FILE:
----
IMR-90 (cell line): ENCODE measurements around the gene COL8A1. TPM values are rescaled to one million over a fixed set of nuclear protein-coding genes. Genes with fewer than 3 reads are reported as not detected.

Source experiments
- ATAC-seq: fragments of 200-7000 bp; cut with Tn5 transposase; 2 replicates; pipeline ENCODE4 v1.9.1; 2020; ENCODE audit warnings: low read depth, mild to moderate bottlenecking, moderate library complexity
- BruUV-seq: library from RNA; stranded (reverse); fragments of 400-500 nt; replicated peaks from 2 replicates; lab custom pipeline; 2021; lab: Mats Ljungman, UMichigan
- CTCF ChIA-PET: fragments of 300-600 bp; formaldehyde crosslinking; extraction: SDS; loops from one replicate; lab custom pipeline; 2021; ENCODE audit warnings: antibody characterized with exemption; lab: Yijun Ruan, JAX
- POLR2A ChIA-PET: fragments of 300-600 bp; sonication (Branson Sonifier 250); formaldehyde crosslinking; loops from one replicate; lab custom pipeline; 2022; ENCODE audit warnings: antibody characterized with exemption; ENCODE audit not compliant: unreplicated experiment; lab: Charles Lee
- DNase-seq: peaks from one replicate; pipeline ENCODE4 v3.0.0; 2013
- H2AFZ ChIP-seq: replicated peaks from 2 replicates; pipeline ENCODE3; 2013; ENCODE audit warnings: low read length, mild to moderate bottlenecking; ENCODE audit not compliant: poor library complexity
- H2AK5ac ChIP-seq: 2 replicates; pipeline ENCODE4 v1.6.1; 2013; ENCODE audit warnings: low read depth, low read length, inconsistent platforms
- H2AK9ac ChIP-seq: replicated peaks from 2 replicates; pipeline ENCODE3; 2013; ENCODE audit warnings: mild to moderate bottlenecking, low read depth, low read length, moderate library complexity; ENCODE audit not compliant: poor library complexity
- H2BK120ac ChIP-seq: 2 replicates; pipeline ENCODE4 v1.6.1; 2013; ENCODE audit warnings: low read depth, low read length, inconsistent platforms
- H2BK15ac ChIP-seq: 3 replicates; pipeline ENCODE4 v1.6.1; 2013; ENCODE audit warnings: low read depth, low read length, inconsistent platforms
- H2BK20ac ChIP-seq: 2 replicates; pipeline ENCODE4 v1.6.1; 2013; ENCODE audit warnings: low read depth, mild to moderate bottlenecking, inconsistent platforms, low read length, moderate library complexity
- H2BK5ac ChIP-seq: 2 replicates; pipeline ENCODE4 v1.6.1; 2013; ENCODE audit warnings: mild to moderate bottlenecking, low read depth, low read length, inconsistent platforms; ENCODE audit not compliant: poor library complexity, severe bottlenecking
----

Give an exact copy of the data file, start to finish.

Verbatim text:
IMR-90 (cell line): ENCODE measurements around the gene COL8A1. TPM values are rescaled to one million over a fixed set of nuclear protein-coding genes. Genes with fewer than 3 reads are reported as not detected.

Source experiments
- ATAC-seq: fragments of 200-7000 bp; cut with Tn5 transposase; 2 replicates; pipeline ENCODE4 v1.9.1; 2020; ENCODE audit warnings: low read depth, mild to moderate bottlenecking, moderate library complexity
- BruUV-seq: library from RNA; stranded (reverse); fragments of 400-500 nt; replicated peaks from 2 replicates; lab custom pipeline; 2021; lab: Mats Ljungman, UMichigan
- CTCF ChIA-PET: fragments of 300-600 bp; formaldehyde crosslinking; extraction: SDS; loops from one replicate; lab custom pipeline; 2021; ENCODE audit warnings: antibody characterized with exemption; lab: Yijun Ruan, JAX
- POLR2A ChIA-PET: fragments of 300-600 bp; sonication (Branson Sonifier 250); formaldehyde crosslinking; loops from one replicate; lab custom pipeline; 2022; ENCODE audit warnings: antibody characterized with exemption; ENCODE audit not compliant: unreplicated experiment; lab: Charles Lee
- DNase-seq: peaks from one replicate; pipeline ENCODE4 v3.0.0; 2013
- H2AFZ ChIP-seq: replicated peaks from 2 replicates; pipeline ENCODE3; 2013; ENCODE audit warnings: low read length, mild to moderate bottlenecking; ENCODE audit not compliant: poor library complexity
- H2AK5ac ChIP-seq: 2 replicates; pipeline ENCODE4 v1.6.1; 2013; ENCODE audit warnings: low read depth, low read length, inconsistent platforms
- H2AK9ac ChIP-seq: replicated peaks from 2 replicates; pipeline ENCODE3; 2013; ENCODE audit warnings: mild to moderate bottlenecking, low read depth, low read length, moderate library complexity; ENCODE audit not compliant: poor library complexity
- H2BK120ac ChIP-seq: 2 replicates; pipeline ENCODE4 v1.6.1; 2013; ENCODE audit warnings: low read depth, low read length, inconsistent platforms
- H2BK15ac ChIP-seq: 3 replicates; pipeline ENCODE4 v1.6.1; 2013; ENCODE audit warnings: low read depth, low read length, inconsistent platforms
- H2BK20ac ChIP-seq: 2 replicates; pipeline ENCODE4 v1.6.1; 2013; ENCODE audit warnings: low read depth, mild to moderate bottlenecking, inconsistent platforms, low read length, moderate library complexity
- H2BK5ac ChIP-seq: 2 replicates; pipeline ENCODE4 v1.6.1; 2013; ENCODE audit warnings: mild to moderate bottlenecking, low read depth, low read length, inconsistent platforms; ENCODE audit not compliant: poor library complexity, severe bottlenecking